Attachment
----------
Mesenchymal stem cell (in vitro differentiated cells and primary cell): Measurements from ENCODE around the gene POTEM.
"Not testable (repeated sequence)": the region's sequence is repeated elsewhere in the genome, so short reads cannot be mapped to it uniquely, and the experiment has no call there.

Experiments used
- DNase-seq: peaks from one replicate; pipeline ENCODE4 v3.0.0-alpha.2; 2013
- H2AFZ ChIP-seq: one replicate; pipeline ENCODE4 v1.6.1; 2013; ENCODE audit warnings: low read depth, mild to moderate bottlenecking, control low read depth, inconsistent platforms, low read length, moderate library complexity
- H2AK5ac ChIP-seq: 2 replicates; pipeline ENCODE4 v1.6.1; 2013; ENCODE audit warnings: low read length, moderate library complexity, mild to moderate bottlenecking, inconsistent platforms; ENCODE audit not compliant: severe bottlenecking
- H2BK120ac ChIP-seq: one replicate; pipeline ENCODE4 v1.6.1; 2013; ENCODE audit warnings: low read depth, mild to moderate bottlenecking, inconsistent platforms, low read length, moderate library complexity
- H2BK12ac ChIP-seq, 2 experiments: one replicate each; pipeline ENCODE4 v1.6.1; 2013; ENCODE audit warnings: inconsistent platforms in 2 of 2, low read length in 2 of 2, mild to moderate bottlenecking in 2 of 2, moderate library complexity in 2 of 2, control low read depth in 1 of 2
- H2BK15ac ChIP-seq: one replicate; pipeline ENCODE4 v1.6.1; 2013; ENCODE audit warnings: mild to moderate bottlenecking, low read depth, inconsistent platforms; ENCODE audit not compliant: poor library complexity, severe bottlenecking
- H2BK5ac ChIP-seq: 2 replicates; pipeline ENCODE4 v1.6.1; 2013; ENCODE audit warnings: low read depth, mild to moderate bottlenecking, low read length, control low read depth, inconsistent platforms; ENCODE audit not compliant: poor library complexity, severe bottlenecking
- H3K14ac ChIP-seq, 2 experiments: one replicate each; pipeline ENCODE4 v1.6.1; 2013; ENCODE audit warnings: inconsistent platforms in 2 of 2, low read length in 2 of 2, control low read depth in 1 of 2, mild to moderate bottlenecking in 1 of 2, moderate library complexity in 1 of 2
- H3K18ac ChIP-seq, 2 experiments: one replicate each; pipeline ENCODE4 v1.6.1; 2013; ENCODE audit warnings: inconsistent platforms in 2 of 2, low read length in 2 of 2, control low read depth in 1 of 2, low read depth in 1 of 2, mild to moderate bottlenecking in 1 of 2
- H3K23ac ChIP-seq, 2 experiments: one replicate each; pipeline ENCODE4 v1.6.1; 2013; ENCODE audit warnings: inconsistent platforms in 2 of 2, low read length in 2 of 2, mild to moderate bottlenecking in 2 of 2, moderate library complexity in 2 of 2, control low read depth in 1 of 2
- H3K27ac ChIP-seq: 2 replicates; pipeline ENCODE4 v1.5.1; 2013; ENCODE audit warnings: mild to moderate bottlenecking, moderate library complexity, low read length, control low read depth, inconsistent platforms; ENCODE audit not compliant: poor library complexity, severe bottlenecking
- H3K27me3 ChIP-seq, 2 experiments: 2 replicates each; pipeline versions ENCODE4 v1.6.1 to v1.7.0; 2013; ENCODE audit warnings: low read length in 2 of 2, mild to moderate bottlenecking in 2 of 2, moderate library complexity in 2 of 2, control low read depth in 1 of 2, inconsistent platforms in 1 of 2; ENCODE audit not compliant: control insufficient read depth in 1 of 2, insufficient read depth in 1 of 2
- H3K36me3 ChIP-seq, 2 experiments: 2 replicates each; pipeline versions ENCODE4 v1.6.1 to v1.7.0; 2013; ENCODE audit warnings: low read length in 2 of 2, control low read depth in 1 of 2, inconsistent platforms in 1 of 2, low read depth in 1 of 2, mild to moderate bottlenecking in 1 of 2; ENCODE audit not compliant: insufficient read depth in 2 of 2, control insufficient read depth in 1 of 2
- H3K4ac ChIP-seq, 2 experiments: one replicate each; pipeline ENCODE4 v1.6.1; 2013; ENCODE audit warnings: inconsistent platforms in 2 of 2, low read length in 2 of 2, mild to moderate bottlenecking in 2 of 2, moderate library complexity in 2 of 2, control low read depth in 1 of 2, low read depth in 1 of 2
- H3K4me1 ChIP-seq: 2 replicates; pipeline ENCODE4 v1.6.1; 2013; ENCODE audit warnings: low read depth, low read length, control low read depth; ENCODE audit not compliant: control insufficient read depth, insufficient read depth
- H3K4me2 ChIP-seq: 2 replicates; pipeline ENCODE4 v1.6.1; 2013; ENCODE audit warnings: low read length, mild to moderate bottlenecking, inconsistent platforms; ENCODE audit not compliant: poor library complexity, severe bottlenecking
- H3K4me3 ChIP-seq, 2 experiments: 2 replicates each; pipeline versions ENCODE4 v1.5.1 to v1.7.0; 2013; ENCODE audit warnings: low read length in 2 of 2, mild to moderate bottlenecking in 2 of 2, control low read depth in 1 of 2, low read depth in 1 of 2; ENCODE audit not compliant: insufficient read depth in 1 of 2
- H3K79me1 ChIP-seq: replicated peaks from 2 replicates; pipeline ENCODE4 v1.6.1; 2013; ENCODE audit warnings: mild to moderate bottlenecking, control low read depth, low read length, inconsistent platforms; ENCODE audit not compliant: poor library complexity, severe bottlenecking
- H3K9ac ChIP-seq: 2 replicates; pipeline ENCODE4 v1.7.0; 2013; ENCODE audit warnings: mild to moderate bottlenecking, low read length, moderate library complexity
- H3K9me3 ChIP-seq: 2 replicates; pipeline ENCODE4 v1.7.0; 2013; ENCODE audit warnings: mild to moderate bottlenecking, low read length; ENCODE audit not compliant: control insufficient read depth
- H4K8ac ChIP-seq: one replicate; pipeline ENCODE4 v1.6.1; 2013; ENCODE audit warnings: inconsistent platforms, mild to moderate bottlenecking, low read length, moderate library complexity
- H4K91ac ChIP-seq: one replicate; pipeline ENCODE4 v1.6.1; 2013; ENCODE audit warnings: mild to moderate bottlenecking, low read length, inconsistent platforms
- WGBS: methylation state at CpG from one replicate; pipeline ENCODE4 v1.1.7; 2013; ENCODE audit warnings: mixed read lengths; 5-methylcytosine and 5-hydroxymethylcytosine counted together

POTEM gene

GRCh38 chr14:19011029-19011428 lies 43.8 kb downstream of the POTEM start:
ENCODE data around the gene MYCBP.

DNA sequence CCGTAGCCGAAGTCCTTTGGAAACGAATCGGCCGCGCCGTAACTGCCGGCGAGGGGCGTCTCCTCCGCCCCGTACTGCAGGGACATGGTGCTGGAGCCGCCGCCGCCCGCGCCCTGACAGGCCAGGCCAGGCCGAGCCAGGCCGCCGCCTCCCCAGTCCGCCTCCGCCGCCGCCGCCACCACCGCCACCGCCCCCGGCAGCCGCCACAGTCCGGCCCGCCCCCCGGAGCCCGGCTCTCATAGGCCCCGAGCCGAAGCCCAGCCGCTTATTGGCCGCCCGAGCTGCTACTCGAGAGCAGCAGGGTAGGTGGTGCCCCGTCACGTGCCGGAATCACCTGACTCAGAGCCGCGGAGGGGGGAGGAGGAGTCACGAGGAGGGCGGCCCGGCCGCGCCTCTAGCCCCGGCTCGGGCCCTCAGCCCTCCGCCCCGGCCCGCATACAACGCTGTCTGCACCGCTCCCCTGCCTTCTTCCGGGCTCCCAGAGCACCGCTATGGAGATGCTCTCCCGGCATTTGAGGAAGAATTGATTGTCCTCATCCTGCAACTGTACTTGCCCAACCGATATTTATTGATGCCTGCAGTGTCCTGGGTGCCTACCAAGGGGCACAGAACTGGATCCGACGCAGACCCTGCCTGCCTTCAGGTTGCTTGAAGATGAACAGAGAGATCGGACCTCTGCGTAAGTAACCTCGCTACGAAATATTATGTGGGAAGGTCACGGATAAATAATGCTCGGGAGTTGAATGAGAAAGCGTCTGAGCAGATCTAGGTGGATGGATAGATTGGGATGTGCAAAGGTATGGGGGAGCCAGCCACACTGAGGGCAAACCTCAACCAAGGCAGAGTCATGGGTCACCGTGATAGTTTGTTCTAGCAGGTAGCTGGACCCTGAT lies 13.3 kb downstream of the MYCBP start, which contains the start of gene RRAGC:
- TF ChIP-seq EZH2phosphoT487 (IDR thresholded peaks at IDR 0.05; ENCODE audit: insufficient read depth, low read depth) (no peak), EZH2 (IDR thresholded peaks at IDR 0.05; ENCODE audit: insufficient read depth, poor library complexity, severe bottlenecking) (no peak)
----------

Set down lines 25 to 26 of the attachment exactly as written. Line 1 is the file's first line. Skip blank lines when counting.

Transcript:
- H4K91ac ChIP-seq: one replicate; pipeline ENCODE4 v1.6.1; 2013; ENCODE audit warnings: mild to moderate bottlenecking, low read length, inconsistent platforms
- WGBS: methylation state at CpG from one replicate; pipeline ENCODE4 v1.1.7; 2013; ENCODE audit warnings: mixed read lengths; 5-methylcytosine and 5-hydroxymethylcytosine counted together